The 20 changes made to the Cabinet in March 2017 was also substantial, and similar in size to the 26 changes made in October 2010. However, the most recent change was far from the IMF’s 50% threshold — there are currently 74 seats in the Cabinet, equalling a change of 27%.
More complex metrics can also be used to calculate indicators for political stability. These estimates take into account, for example, the system of government, the rule of law, income inequality, threats to government sovereignty, continuity of policy, and social and economic stability.
A political stability index calculated by risk consultancy Eurasia Group reflects a decline in the strength and cohesion of the government since mid-2016 as factionalism in the ANC increased policy uncertainty. Stability of the security environment was also weaker over the past six months.
However, Eurasia Group has also seen an improvement in political mobilisation, a decline in labour unrest and some support for the economy from higher commodity prices. As a result, their overall scoring of the "moderate risk" political situation has been unchanged over the past 10 months.
So, does SA qualify for an IMF bailout? Probably not.
The country is not currently experiencing a scenario warranting crisis lending from the IMF and has, over the past 12 months, not really experienced any of the shock factors associated with causing such a crisis.
This is actually good news. Absent such a crisis or crisis-causing factors, SA is in a better position compared to other countries — Hungary, Iceland and Kenya, for example, which have, in recent history, required crisis lending facilities from the IMF.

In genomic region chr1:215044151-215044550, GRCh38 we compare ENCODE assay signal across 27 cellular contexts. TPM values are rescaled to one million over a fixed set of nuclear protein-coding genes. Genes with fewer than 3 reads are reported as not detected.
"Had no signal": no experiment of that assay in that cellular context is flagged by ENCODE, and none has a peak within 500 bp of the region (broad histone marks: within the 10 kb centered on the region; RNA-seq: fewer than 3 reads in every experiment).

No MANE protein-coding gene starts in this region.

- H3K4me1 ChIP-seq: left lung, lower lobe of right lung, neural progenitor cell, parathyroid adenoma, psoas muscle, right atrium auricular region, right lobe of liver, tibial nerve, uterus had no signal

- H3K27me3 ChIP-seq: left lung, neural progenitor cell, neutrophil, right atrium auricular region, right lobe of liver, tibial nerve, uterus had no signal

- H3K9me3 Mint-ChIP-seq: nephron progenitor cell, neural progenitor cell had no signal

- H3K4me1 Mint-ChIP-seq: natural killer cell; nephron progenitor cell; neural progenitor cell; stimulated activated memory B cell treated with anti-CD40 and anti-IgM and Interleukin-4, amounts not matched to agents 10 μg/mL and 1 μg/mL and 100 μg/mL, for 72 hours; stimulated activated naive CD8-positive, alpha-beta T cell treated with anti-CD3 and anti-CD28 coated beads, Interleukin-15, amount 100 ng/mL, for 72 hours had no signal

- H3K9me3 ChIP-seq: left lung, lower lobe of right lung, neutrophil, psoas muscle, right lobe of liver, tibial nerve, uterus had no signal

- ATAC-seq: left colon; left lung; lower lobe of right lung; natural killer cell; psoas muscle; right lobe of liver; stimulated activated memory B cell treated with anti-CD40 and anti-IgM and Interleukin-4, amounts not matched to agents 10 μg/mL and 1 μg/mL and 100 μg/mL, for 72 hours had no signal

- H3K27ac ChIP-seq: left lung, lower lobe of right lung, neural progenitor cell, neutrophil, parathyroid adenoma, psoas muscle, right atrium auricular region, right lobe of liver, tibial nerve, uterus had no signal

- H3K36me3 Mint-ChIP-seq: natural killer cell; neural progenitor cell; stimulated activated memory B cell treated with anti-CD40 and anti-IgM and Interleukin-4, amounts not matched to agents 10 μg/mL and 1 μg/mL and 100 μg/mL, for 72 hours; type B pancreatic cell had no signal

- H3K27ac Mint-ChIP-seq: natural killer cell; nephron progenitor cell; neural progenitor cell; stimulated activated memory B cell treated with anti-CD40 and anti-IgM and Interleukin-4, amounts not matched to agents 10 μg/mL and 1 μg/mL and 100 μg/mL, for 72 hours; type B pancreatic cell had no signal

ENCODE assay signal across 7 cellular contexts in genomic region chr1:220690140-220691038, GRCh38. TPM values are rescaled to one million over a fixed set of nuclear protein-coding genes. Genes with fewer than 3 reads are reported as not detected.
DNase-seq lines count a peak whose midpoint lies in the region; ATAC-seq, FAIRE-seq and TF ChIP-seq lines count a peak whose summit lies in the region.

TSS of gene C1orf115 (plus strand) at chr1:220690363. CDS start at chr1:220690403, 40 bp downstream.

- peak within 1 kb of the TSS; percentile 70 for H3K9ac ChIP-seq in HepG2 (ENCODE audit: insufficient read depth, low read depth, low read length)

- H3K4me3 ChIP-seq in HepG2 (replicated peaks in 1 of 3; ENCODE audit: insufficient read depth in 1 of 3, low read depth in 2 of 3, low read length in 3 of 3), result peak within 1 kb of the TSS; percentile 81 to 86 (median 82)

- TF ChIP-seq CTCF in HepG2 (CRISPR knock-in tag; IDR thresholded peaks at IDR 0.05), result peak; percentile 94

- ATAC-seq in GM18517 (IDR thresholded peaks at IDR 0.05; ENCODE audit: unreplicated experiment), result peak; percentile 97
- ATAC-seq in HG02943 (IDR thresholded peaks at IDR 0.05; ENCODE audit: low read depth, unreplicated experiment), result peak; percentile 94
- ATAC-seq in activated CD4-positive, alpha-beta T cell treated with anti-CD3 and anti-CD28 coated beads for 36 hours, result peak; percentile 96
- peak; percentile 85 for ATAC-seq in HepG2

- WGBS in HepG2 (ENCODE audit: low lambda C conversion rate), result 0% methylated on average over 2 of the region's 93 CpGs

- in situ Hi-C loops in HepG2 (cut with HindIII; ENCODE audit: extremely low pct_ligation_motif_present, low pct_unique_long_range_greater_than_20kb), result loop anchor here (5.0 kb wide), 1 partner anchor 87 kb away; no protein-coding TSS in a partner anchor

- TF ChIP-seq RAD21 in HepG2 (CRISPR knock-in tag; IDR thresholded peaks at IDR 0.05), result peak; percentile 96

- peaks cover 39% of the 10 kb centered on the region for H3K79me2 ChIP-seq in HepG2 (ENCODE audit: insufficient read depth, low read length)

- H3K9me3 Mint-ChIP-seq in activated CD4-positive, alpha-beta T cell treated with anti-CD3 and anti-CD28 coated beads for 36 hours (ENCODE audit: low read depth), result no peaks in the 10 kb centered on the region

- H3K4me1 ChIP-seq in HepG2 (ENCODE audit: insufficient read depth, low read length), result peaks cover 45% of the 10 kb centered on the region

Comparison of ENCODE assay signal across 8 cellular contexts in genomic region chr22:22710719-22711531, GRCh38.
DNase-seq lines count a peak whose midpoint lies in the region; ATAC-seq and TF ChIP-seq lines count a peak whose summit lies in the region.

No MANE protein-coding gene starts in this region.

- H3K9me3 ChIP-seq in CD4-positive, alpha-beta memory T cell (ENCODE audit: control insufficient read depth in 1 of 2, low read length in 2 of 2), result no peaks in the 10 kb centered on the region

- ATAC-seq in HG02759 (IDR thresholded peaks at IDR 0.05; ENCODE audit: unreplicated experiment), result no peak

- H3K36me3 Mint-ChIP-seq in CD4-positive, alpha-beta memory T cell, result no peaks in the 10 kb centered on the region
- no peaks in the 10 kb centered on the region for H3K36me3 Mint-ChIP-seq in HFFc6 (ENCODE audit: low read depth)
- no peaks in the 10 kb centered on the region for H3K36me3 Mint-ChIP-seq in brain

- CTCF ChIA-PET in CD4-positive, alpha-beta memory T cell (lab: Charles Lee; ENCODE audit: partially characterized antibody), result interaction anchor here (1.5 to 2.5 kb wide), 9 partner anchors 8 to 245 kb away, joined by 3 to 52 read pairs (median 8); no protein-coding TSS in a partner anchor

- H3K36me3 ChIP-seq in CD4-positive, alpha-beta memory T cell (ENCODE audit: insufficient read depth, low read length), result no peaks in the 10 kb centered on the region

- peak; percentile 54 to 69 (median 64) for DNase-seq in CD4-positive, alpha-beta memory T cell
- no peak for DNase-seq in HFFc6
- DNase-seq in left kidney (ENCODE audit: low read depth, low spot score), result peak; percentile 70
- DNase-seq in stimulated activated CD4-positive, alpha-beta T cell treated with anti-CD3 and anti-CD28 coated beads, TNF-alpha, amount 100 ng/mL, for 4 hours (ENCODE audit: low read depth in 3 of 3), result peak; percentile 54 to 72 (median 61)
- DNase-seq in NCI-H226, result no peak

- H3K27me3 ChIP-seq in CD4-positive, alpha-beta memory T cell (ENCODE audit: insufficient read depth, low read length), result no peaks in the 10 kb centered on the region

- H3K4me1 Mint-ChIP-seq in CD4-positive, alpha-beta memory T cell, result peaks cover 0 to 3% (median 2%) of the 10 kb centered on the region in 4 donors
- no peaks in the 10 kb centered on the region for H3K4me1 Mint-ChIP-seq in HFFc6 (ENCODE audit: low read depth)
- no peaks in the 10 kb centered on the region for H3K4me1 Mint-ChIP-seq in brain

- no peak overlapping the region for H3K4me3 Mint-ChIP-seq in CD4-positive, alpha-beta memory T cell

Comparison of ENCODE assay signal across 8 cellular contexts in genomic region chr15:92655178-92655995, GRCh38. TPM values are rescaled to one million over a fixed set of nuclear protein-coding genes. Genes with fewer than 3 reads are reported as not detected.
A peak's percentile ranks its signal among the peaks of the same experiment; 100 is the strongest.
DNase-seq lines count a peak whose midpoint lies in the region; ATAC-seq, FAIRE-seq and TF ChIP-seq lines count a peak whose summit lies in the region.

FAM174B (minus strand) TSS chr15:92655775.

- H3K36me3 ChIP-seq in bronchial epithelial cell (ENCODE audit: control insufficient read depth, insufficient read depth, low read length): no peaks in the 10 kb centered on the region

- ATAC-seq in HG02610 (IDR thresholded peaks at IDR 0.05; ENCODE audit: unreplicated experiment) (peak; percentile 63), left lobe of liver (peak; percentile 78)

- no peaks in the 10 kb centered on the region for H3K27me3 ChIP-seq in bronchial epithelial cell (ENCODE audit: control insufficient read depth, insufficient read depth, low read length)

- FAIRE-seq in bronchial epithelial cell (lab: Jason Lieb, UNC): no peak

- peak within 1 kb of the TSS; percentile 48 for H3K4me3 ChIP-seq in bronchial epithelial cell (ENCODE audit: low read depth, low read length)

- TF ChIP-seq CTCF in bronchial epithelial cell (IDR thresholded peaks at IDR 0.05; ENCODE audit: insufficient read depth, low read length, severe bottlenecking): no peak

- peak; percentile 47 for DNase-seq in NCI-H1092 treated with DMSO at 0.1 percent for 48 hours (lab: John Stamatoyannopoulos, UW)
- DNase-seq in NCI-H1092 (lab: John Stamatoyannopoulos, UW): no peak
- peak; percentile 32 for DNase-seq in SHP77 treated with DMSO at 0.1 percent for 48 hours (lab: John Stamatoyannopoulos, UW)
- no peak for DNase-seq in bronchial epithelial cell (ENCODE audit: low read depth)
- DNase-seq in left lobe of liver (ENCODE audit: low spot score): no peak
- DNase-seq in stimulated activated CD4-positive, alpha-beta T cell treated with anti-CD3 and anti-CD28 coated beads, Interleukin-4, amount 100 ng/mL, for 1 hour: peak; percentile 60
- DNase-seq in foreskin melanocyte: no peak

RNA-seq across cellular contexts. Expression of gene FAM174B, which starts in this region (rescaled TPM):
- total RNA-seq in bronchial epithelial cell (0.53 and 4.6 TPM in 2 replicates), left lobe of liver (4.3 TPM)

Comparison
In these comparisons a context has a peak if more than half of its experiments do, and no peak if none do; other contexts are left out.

SA is certainly facing one of its most challenging periods since 1994, from both a political and an economic perspective. However, its numerous fundamental strengths has enabled the country, up until now, to avoid a decline into full-blown crisis. These strengths include good observance of contracts and intellectual property rights, a growing middle-class with rising incomes, first-world standards in manufacturing, and a clearly defined taxation system, among others.
Of course, the lack of a full-blown crisis also does not preclude non-crisis support from the IMF, which regularly provides financial and technical support to many countries, and a representative team visited SA in June as part of its annual consultations.
However, IMF programmes and associated financial assistance come with reform requirements, and link financing with policy changes. In the case of SA, the organisation would like to see reforms to the energy, transport and telecommunications industries.
Cross-country research by its analysts showed that reforms of these markets are usually followed by significant increases in output and employment.
The message here is that support from the IMF does not come without conditions, and the organisation is ready with a checklist of desired reforms.
• Viljoen is an economist with KPMG SA.